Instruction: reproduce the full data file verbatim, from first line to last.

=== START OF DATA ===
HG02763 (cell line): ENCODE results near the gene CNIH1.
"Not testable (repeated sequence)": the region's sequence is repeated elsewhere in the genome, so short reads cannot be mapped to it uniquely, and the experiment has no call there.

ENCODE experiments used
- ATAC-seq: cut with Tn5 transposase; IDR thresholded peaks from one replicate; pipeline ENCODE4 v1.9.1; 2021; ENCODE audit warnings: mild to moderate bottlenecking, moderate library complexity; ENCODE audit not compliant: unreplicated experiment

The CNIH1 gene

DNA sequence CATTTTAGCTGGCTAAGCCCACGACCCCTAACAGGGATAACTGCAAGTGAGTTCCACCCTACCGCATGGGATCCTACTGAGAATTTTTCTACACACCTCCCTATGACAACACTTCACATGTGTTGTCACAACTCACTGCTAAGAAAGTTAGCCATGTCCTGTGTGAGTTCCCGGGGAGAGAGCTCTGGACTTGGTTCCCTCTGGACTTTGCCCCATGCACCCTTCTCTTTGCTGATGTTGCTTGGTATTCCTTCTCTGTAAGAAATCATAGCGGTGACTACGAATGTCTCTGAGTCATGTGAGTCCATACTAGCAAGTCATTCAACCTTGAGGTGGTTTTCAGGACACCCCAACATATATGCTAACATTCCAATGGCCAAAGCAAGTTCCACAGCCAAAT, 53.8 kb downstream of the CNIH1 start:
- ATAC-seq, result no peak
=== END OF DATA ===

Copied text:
HG02763 (cell line): ENCODE results near the gene CNIH1.
"Not testable (repeated sequence)": the region's sequence is repeated elsewhere in the genome, so short reads cannot be mapped to it uniquely, and the experiment has no call there.

ENCODE experiments used
- ATAC-seq: cut with Tn5 transposase; IDR thresholded peaks from one replicate; pipeline ENCODE4 v1.9.1; 2021; ENCODE audit warnings: mild to moderate bottlenecking, moderate library complexity; ENCODE audit not compliant: unreplicated experiment

The CNIH1 gene

DNA sequence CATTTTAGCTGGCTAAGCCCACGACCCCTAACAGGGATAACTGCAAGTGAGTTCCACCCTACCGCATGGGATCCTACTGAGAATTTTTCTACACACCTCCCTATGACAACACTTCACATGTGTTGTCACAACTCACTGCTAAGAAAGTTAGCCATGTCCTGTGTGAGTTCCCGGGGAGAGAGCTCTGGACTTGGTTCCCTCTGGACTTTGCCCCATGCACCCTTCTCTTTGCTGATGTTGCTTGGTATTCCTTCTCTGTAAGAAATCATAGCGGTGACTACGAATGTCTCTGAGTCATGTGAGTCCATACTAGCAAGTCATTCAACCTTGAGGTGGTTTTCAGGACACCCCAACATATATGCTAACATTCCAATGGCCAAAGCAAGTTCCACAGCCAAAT, 53.8 kb downstream of the CNIH1 start:
- ATAC-seq, result no peak